Murkowski welcomes Indian energy grants

Several projects benefit Southeast communites

Posted: Sunday, August 16, 2009

U.S. Sen. Lisa Murkowski welcomed the U.S. Department of Energy's decision Thursday to award up to $13.6 million in Indian energy grants nationwide, including $3.36 million in awards to Alaska villages and Native corporations and tribal groups.

The grants include two communities in Southeast Alaska:

• $1.12 million to Haida Power of Hydaburg to help pay part of the estimated $16 million cost of building the 5 megawatt Reynolds Creek hydroelectric project on Prince of Wales Island.

• $1.11 million to Kootznoowoo Inc., the village corporation for Angoon on Admiralty Island, for pre-construction work on the proposed 1 megawatt Thayer Creek Hydroelectric project to serve Angoon residents.

"Given the high costs of diesel-generated power in Southeast and statewide, it's good news that federal assistance is finally forthcoming to help both of these projects get off the ground," Murkowski said. "This is a welcome first step for both of these projects that will produce cheaper, renewable energy for the Panhandle."

The Reynolds Creek hydro project, first proposed by the Haida Corp. in 1997, is located 10 miles east of Hydaburg, and involves construction of a small diversion dam, a 150-acre lake and a small powerhouse, plus a nearly 11-mile transmission line.

The project is expected to generate 19 million kilowatt-hours of electricity a year.

The Thayer Creek project, a roughly $12 million hydroelectric project, involves a small diversion facility to run water to a turbine to provide electricity for Angoon.

The funding, reauthorized by the Energy Policy Act of 2005, represents the largest grants ever awarded by DOE in the history of the program.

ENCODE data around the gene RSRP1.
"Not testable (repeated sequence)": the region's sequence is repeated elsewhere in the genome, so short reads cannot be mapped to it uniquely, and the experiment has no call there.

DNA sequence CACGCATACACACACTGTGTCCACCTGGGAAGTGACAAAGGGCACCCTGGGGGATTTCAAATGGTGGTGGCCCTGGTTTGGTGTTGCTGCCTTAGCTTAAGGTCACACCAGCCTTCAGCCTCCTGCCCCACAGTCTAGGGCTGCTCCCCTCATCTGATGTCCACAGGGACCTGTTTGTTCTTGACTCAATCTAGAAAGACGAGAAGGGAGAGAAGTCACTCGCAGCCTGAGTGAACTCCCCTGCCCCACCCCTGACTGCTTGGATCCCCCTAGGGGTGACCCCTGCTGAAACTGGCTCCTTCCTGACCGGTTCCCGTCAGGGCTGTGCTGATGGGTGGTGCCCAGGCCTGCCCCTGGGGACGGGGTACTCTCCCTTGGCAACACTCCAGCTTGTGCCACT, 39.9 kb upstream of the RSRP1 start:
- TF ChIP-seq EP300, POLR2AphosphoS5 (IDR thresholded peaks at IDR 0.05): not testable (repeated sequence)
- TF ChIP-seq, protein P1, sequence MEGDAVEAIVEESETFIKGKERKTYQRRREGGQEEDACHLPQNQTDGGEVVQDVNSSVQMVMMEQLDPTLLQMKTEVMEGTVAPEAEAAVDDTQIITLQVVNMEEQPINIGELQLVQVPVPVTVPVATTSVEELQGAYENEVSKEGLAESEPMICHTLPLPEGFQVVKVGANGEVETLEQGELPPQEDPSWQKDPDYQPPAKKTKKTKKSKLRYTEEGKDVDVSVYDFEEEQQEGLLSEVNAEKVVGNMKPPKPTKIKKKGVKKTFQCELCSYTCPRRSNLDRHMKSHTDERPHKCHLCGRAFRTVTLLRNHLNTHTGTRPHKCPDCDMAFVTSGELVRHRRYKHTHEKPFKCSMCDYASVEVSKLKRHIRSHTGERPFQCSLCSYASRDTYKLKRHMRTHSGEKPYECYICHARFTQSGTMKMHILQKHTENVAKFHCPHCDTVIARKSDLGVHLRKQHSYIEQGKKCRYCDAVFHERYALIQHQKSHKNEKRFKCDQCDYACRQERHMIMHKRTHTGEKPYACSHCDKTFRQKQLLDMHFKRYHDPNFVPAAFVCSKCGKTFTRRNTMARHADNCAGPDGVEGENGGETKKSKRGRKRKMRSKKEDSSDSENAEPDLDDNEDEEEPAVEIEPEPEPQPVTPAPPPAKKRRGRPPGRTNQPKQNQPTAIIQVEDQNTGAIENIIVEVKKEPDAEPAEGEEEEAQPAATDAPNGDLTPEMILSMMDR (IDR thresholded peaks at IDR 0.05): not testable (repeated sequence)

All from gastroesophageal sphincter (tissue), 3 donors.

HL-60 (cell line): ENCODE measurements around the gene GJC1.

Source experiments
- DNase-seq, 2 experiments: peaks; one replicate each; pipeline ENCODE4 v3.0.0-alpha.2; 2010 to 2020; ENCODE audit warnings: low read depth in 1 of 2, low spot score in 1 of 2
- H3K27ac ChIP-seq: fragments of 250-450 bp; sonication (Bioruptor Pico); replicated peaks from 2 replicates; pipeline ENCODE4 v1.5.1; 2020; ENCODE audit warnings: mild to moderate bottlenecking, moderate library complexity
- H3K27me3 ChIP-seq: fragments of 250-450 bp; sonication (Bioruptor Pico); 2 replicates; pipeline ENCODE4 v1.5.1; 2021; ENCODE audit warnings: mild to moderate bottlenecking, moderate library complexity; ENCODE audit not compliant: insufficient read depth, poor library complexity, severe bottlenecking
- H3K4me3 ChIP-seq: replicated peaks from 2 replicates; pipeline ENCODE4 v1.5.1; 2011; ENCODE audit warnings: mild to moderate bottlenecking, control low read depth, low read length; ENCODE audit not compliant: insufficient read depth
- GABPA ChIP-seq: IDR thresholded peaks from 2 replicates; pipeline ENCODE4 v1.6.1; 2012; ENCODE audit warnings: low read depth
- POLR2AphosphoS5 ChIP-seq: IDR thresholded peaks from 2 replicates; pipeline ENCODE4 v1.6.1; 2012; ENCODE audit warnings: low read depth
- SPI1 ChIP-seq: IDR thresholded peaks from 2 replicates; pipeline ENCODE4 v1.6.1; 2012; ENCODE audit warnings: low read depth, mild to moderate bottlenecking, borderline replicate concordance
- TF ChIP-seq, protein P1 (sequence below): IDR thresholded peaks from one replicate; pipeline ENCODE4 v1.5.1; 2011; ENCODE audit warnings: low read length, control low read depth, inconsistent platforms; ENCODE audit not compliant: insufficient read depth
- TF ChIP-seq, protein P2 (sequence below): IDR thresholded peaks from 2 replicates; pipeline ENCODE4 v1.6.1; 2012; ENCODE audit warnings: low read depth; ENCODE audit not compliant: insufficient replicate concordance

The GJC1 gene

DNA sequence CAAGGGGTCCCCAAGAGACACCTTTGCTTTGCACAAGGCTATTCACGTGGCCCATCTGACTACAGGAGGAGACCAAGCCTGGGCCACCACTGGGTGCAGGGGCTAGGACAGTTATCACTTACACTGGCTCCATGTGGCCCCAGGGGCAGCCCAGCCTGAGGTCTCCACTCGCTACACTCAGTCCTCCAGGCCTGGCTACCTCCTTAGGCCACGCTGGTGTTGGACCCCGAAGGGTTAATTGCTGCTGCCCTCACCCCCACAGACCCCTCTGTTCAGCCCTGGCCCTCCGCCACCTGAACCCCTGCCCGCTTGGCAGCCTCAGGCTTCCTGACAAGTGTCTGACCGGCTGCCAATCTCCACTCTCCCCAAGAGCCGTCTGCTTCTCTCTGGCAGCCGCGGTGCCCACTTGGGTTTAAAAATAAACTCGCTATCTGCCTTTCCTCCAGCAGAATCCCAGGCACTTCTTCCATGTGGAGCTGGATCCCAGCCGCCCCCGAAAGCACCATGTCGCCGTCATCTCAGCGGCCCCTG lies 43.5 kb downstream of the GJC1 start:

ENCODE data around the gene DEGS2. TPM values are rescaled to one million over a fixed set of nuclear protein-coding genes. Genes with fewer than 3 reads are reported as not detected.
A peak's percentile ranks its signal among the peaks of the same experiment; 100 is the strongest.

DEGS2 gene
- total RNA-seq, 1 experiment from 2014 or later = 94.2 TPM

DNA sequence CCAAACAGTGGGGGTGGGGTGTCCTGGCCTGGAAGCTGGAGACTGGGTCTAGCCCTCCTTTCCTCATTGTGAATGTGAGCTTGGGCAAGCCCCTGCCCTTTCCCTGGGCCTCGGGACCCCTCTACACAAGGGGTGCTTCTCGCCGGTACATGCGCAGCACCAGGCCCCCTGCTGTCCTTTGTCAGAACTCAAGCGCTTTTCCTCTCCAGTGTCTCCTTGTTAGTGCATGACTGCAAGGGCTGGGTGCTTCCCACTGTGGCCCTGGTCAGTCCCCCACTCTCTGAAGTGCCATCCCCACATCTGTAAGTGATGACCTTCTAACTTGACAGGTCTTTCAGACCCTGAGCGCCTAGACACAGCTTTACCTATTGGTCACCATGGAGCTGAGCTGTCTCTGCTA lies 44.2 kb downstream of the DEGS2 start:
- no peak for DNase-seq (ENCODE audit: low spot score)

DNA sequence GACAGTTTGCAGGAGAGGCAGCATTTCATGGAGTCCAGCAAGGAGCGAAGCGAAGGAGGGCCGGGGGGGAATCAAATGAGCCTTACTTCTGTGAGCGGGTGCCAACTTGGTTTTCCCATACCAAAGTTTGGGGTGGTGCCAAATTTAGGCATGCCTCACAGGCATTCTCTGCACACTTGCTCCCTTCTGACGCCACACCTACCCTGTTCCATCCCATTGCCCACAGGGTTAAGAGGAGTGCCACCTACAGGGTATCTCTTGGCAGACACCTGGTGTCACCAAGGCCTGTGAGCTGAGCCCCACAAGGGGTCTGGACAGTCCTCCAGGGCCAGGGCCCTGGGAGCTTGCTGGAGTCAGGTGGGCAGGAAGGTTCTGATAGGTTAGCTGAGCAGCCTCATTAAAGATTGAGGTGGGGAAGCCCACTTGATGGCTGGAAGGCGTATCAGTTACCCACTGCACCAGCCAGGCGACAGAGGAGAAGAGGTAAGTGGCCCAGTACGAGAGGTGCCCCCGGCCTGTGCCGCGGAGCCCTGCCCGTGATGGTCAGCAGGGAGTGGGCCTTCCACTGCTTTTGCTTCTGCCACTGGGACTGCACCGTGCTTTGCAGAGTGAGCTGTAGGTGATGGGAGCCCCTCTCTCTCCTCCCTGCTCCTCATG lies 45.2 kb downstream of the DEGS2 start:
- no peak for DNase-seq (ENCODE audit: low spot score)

The program has awarded a total of $16.5 million in grants for 93 tribal energy projects since its inception.

"It was heartening to see that Secretary of Energy Steven Chu specifically noted that many of Alaska's rural Native villages face special challenges in paying for the high cost of fuel and electricity," Murkowski said. "The assistance is certainly justified and badly needed in Native communities, especially given that small villages have not benefited from the drop in fuel prices of the past eight months and are still paying prices similar to those seen last summer."

Other Alaskan grants awarded include:

• $244,106 to the Chickaloon Native Village for an energy efficiency feasibility study.

• $57,184 to the Cook Inlet Tribal Council for a building energy efficiency feasibility study.

• $248,107 to the Native Village of Eyak for a feasibility study of building a wind turbine to reduce energy costs in the village.

• $200,000 to the Aleutian Pribilof Islands Association for training of workers to improve home weatherization efforts on the islands.

• $200,000 to the Tlingit-Haida Central Council for training workers for a home weatherization project in Southeast Alaska.

• $194,454 to the Cook Inlet Tribal Council for weatherization training and apprenticeships.



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